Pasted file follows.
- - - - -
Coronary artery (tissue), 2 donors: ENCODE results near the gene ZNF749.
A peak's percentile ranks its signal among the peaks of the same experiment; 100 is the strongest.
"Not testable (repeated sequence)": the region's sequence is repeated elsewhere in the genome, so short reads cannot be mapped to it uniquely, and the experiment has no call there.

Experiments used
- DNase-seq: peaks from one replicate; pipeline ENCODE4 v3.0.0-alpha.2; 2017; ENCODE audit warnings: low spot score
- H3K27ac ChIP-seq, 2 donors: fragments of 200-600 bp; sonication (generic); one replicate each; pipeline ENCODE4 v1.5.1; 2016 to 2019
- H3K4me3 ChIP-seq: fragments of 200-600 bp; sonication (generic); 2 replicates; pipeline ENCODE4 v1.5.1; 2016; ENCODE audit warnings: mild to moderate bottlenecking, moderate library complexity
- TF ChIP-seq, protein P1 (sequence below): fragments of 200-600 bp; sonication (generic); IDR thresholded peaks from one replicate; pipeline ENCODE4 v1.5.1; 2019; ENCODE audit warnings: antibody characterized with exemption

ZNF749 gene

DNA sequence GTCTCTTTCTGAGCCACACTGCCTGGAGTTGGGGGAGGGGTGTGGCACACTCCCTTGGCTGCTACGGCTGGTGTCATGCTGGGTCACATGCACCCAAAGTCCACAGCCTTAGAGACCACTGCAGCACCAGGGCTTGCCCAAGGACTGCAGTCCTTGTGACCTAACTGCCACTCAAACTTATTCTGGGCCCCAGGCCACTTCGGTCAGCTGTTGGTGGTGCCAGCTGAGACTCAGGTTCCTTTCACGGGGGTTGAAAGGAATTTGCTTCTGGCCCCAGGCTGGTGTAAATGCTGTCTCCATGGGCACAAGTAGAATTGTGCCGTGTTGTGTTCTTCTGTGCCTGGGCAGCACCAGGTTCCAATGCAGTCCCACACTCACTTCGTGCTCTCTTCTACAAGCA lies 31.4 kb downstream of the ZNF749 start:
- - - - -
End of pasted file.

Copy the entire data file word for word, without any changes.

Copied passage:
Coronary artery (tissue), 2 donors: ENCODE results near the gene ZNF749.
A peak's percentile ranks its signal among the peaks of the same experiment; 100 is the strongest.
"Not testable (repeated sequence)": the region's sequence is repeated elsewhere in the genome, so short reads cannot be mapped to it uniquely, and the experiment has no call there.

Experiments used
- DNase-seq: peaks from one replicate; pipeline ENCODE4 v3.0.0-alpha.2; 2017; ENCODE audit warnings: low spot score
- H3K27ac ChIP-seq, 2 donors: fragments of 200-600 bp; sonication (generic); one replicate each; pipeline ENCODE4 v1.5.1; 2016 to 2019
- H3K4me3 ChIP-seq: fragments of 200-600 bp; sonication (generic); 2 replicates; pipeline ENCODE4 v1.5.1; 2016; ENCODE audit warnings: mild to moderate bottlenecking, moderate library complexity
- TF ChIP-seq, protein P1 (sequence below): fragments of 200-600 bp; sonication (generic); IDR thresholded peaks from one replicate; pipeline ENCODE4 v1.5.1; 2019; ENCODE audit warnings: antibody characterized with exemption

ZNF749 gene

DNA sequence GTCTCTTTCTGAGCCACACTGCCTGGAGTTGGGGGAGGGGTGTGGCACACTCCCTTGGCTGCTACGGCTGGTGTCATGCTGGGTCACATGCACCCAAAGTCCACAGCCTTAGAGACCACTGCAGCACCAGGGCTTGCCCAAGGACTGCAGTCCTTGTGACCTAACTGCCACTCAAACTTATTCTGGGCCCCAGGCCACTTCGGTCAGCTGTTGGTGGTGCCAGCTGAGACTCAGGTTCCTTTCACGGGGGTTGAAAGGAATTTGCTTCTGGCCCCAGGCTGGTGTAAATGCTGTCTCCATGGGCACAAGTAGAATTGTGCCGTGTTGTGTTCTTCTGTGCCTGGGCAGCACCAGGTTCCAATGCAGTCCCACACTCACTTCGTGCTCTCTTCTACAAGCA lies 31.4 kb downstream of the ZNF749 start: